Turning to the Consumer Price Index, another popular gauge of inflation, we see a 292.296 mark for May, up from 289.109 in April. (June’s inflation data will be available July 13th.)
2022 Consumer Price Index by Month
June – available July 13th
The sectors that saw the largest year-over-year price increases in May 2022 include:
Energy prices +34.6%
Food costs +10.1%
Used cars and trucks +16.1%
Airline fares +37.8%
The cost of new vehicles was one of the only items to fall in annualized price (12.6% down from 13.2%).
Jobs & Employment
The next jobs report is scheduled to be released on July 8th, extrapolating June’s employment data.
Economists expect to see an increase of around 250,000 jobs for June, a noticeable drop from the 390,000 jobs that we know were added throughout May. That would still reveal strong job growth and a solid labor market despite employment numbers falling.
Those anticipated job numbers would also keep the unemployment rate steady at around 3.6%.
We do know that everyone from the Fed to Wall Street will be watching July 8th’s job report numbers carefully, either confirming or soothing fears of an imminent recession.
Currently, respected recession forecaster GDPNow predicts a 2.08% drop in GDP for Q2 2022. That would technically put us in recession territory (two straight quarters of negative GDP growth) according to one widely accepted definition. (Our GDP fell 1.6% in the first quarter of 2022.)
That data will come on July 28th.
However, the official ruling on recessions comes from The National Bureau of Economic Research (NBER). According to the NBER, a recession is defined as “a significant decline in economic activity that is spread across the economy and that lasts more than a few months.”
Whether we can say we’re in a recession right now or not, a recent Bankrate survey of 17 top economists found that the odds for a recession sometime during the next 18 months were 50-50.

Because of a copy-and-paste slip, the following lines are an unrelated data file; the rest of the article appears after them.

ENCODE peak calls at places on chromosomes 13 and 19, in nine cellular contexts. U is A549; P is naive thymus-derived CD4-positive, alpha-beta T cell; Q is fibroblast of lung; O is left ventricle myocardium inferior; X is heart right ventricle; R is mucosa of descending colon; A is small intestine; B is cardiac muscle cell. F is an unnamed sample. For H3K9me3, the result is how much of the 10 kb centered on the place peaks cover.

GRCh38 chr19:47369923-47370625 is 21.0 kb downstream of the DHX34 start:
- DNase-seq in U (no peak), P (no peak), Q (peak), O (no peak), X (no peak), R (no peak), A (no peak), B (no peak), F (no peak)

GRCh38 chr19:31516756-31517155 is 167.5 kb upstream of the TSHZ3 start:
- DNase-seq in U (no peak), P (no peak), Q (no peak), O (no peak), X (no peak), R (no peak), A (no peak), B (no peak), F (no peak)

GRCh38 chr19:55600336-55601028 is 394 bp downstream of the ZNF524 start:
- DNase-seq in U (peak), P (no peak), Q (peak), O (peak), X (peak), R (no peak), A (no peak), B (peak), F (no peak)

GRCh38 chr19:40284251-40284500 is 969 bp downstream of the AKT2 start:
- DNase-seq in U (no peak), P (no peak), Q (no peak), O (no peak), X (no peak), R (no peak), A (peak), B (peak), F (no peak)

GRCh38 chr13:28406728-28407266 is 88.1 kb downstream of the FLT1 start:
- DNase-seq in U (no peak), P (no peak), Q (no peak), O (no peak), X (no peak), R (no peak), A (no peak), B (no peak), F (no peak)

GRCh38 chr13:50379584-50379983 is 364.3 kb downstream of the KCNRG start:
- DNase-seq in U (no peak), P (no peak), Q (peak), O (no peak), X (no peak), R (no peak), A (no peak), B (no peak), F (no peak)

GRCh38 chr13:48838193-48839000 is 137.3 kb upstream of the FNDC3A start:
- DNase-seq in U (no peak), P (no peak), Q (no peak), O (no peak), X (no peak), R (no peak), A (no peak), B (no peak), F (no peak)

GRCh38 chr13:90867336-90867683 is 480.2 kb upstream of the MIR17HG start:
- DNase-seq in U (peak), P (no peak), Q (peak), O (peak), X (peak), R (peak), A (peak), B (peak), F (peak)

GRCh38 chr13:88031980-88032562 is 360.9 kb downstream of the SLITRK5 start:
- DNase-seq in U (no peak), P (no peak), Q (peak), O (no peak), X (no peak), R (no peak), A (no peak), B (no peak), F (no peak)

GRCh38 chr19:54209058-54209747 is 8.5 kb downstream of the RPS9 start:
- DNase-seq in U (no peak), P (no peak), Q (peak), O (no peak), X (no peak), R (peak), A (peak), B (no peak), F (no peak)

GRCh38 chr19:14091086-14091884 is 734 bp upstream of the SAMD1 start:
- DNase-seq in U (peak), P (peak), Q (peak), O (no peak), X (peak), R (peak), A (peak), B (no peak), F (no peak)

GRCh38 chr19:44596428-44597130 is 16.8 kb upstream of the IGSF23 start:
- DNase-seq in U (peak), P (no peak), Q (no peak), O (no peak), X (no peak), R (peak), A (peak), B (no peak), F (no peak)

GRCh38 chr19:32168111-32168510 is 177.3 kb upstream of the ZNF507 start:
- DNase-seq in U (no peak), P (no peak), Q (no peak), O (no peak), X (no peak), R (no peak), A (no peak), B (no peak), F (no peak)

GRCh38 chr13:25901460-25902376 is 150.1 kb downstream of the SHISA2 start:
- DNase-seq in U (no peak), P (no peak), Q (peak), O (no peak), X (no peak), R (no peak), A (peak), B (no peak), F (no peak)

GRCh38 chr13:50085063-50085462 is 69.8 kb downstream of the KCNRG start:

The national median home sale price for existing homes surpassed $400,000 for the first time ever in May of 2022, climbing to $407,600 – a 14.8% increase since May of 2021.
While we haven’t seen median prices drop, we have seen sales volume slow significantly. In fact, month-over-month sales volume declined in three out of four regions across the U.S., and year-over-year sales numbers dropped in all four regions.
Of course, a large part of this slowdown in sales volume is due to rapidly rising interest rates, which not only cooled buyer demand but widened the affordability gap.
Here in California, the data mirrored national trends. The median home sale price reached an all-time high of $898,980 in May, up 1.6% over the previous month and 9.9% year-over-year. However, the pace of sales is slowing, falling both month-over-month and year-over-year.
We saw a welcome respite from rising mortgage rates last week, as the national average for a 30-year fixed reversed course down to 5.7%, and the average 15-year fixed fell to 4.83%, according to Freddie Mac.
This recent decline in mortgage rates offers much-needed stabilization for a housing market that is still trying to find its balance after a shift away from one of the hottest sellers’ markets in history.
“Is there a risk we would go too far? Certainly there’s a risk. The bigger mistake to make — let’s put it that way — would be to fail to restore price stability.”
-Fed Chairman Jerome Powell